Billy Dixon - His Life & Adventures
Do You Know Billy?It happened near Gageby Creek, south of the Washita, in what is now Hemphill County. That's in the Panhandle. It was the 12th day of September. 1874.
Colonel Nelson Miles had sent out scouts Billy Dixon and Amos Chapman, along with four troopers, with dispatches to Camp Supply concerning a delayed supply train.
On the morning of their second day out, the six men found themselves surrounded by over 100 Kiowa and Comanche warriors.
With no shelter to make a run for, they dismounted to make what all assumed was a last stand. They were determined to make the Indians pay a high price for their scalps.
Their horses stampeded, leaving them with only their arms and ammunition. While the Indians circled, charged and fired, Billy Dixon and three others gradually made their way to a shallow buffalo wallow about ten feet in diameter.
But that left Chapman and Private George W. Smith wounded out in the open.
Here's what Billy Dixon did about that:
"We were keenly aware that the only thing to do was to sell our lives as dearly as possible. We fired deliberately, taking good aim, and were picking off an Indian at almost every round. The wounded men conducted themselves admirably, and greatly assisted in concealing our crippled condition by sitting upright, as if unhurt, after they reached the wallow. This made it impossible for the Indians accurately to guess what plight we were in.
Had they known so many of us were wounded undoubtedly they would have rode in and finished us. After all had reached the wallow, with the exception of Chapman and Smith, all of us thinking that Smith was dead, somebody called to Chapman to come on in. We now learned for the first time that Chapman's leg was broken. He called back that he could not walk, as his left knee was shattered.
I made several efforts to reach him before I succeeded. Every time the Indians saw me start, they would fire such a volley that I was forced to retreat, until finally I made a run and got to Chapman. I told him to climb on my back, my plan being to carry him as I would a little child. Drawing both his legs in front of me, and laying the broken one over the sound one, to support it, I carried him to the wallow, though not without difficulty, as he was a larger man than myself, and his body a dead weight. It taxed my strength to carry him."
For that act of heroism, as well as other deeds during the fight, Billy Dixon was awarded the Medal of Honor. Billy Dixon and Amos Chapman are two of only eight civilians ever to receive our nation's highest award for valor.
Maybe you already heard of Billy Dixon. If you have, you probably know him for the shot he made at the second battle of Adobe Walls, which is also up in the Panhandle and also happened in 1874. (1874 was a busy year for Billy.)
It was twenty-eight men and one woman against a force of Comanche, Cheyenne and Kiowa numbering at least 700.
Billy Dixon, using a borrowed Sharps .50-90, picked a brave off his horse at such a range that the Indians were spooked and decided to pack it in. US Army surveyors later measured that shot at 1538 yards. That’s 9/10ths of a mile.
Billy said it was luck. Maybe so, but it takes rare skill to make that kind of luck possible.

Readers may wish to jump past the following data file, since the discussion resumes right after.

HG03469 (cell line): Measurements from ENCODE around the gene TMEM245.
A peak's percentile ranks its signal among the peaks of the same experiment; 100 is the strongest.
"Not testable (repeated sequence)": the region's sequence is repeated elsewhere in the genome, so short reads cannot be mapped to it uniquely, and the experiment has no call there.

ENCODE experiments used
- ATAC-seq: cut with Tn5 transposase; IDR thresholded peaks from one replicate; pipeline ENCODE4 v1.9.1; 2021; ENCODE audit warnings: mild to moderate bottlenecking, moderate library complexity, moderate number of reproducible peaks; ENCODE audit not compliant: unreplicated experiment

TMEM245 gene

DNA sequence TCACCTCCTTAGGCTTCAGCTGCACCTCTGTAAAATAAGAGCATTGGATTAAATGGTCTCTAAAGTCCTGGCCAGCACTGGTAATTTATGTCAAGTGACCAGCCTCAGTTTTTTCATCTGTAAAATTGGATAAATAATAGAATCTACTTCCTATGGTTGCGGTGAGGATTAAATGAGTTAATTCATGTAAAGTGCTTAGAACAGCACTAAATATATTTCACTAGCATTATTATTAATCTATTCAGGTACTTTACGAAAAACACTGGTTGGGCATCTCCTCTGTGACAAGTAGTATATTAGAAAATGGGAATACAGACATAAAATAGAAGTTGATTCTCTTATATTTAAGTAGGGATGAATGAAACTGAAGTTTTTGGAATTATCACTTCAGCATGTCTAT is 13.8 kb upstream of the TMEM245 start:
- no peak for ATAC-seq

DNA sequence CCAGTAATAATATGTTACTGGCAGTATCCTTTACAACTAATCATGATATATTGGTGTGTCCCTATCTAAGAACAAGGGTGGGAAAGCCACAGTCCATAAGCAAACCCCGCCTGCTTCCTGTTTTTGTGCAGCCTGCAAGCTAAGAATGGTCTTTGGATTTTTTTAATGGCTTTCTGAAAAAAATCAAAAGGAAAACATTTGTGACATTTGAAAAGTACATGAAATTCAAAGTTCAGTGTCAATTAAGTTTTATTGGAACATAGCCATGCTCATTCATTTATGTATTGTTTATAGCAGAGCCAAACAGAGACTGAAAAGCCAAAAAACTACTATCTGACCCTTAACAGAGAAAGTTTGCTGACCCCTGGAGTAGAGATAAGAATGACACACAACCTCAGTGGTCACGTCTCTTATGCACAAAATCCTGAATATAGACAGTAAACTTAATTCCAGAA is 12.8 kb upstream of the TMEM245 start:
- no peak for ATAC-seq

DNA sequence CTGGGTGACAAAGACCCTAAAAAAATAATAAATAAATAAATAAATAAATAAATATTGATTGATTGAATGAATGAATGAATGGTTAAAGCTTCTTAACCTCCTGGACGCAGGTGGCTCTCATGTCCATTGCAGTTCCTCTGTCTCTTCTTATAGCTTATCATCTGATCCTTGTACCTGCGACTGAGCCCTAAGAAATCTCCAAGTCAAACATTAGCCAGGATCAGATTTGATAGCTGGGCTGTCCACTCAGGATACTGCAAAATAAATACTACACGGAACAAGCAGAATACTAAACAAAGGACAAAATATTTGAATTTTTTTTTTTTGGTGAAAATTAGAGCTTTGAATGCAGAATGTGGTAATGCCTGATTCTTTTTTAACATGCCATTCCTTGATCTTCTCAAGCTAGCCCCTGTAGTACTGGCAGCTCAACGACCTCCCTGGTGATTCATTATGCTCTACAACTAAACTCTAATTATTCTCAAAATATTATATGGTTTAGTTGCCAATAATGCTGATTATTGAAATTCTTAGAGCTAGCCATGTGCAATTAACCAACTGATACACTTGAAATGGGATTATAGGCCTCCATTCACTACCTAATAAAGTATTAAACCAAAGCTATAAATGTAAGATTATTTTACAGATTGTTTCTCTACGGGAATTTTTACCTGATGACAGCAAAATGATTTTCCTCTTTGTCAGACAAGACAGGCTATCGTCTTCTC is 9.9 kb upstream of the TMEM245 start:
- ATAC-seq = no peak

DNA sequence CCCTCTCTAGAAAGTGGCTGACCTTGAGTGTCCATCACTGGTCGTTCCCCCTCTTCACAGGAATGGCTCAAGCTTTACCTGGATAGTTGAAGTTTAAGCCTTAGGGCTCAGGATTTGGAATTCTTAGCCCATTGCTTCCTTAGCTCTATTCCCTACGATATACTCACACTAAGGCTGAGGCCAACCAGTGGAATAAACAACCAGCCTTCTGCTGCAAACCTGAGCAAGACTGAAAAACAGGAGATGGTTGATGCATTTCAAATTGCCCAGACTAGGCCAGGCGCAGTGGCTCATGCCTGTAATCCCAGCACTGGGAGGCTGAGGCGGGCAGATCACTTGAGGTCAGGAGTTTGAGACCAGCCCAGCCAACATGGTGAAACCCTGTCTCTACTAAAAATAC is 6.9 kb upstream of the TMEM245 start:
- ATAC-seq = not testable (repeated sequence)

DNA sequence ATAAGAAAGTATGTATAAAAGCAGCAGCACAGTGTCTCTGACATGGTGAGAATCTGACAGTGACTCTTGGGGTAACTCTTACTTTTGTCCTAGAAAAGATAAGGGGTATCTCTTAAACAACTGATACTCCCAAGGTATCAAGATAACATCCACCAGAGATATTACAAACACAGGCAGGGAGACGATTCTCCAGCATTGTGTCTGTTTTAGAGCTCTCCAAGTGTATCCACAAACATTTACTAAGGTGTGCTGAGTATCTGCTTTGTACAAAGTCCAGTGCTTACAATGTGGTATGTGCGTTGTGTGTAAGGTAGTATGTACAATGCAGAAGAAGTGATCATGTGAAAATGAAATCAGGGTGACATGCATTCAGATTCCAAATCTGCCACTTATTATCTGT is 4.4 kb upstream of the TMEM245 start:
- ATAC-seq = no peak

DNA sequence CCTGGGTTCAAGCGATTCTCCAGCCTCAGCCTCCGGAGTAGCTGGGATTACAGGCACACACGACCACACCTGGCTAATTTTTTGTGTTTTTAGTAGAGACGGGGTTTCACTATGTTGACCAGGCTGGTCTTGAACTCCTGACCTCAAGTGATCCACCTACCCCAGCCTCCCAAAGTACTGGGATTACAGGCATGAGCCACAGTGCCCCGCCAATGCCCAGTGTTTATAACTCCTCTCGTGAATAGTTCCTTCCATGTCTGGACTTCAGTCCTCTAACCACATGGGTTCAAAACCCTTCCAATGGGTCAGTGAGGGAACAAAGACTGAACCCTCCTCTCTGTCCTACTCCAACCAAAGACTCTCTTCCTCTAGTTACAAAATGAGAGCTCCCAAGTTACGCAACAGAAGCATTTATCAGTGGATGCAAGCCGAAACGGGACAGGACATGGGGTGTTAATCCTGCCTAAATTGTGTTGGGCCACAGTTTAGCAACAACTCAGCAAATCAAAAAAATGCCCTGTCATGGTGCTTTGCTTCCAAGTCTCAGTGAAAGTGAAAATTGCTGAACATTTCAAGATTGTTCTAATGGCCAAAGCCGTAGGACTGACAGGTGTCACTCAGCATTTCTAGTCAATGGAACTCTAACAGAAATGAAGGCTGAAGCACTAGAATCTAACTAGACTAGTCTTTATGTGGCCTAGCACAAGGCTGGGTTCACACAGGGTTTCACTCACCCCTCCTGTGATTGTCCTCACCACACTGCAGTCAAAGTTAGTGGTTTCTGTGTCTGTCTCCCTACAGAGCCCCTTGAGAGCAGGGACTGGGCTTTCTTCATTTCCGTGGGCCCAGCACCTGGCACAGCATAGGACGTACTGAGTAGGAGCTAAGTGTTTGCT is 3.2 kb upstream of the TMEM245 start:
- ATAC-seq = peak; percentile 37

I told myself I wasn’t going to go on about “the shot of the century,” but I already have. Best laid plans. Thing is, if all you know about Billy Dixon is his marksmanship, you are missing the best things about knowing him. Which in my mind are his love of freedom and his ability to put it into words.
Billy Dixon’s memoirs are a manly celebration of freedom - the freedom Texans know comes from wide open spaces and self-sufficiency. He understood from boyhood that freedom came with responsibility, and he was willing to pay the price.
“There was just a handful of us out there on the Plains, each bound to the other by the common tie of standing together in the face of any danger that threatened us. It was a simple code, but about the best I know of.”
Just a few facts. Billy Dixon was:
- Orphaned at 12
- On his own at 14
- a muleskinner
- a scout
- a buffalo hunter
He was by no means an educated man, but he could tell you what he felt.
“The air was fresh and invigorating, the grass was green, the flowers were blooming, the sky was clear, the sunshine pleasant, and a feeling of joy and happiness everywhere. Those were splendid nights, out there under the stars. The mornings came with dazzling splendor. At this season sunrise on the plains presented a scene of magnificence. I always had the feeling that it came with a thunderous sound.”
Some will tell you that Billy’s wife, Olive K. Dixon, actually wrote this book. They obviously have not read her foreword. If they did, they would know it’s in a whole different voice. In many notebooks, she carefully took down the words he spoke. These are his words.
“When the XIT established itself in the Texas panhandle, the cowboy was typical, genuine and picturesque. He was the cock of the walk, who could eat centipedes for breakfast and barbed wire for supper without injuring his digestion, and dance all night and ride all day without missing a step. His like will never be seen again. He had a rough hide and a tender heart, and an ear that was inclined to every hard luck story that passed his way.”
Billy Dixon - His Life & Adventures is another classic of Texas history produced by Copano Bay Press.
- Billy Dixon - His Life & Adventures
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- 180 pages
- Pure Adventure
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